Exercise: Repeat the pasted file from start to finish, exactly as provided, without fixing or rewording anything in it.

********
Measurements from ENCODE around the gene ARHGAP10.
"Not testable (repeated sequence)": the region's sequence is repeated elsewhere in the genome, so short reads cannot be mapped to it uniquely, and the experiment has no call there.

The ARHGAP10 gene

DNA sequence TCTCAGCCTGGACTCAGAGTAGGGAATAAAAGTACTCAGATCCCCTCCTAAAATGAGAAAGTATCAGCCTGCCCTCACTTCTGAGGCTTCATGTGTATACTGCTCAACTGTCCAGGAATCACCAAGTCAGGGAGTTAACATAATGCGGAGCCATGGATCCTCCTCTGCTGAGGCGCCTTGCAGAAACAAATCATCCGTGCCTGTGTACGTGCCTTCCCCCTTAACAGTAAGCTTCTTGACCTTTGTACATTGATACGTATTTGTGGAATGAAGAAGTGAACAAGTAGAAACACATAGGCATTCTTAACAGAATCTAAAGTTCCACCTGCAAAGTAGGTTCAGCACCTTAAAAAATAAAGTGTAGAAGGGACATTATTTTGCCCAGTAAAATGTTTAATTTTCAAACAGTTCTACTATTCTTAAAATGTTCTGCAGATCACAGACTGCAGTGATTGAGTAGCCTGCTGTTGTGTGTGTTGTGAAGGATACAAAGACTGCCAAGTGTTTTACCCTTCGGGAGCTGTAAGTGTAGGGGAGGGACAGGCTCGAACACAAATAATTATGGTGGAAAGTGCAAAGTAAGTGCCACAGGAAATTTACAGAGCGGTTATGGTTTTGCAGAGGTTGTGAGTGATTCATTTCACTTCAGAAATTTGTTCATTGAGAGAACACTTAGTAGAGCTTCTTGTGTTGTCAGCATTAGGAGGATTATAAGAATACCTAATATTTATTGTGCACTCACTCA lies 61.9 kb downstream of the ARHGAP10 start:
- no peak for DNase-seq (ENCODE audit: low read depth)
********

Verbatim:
Measurements from ENCODE around the gene ARHGAP10.
"Not testable (repeated sequence)": the region's sequence is repeated elsewhere in the genome, so short reads cannot be mapped to it uniquely, and the experiment has no call there.

The ARHGAP10 gene

DNA sequence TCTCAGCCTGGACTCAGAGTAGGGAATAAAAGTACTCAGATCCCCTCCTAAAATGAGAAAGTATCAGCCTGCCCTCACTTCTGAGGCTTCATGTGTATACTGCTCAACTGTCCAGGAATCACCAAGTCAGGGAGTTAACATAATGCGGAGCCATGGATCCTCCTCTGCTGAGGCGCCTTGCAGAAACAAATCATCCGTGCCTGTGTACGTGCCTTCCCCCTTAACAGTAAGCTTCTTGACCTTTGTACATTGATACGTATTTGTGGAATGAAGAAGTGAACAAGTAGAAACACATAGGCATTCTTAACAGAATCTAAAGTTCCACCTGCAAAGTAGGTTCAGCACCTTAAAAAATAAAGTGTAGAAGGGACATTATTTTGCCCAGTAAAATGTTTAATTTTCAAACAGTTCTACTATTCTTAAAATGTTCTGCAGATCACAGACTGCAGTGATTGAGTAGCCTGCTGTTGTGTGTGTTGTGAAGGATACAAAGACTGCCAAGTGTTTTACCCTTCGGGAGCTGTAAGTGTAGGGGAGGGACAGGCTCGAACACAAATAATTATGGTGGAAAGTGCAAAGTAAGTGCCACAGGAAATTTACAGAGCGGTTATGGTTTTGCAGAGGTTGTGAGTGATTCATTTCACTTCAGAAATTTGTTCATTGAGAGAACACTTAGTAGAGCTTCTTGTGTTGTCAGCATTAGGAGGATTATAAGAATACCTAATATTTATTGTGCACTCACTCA lies 61.9 kb downstream of the ARHGAP10 start:
- no peak for DNase-seq (ENCODE audit: low read depth)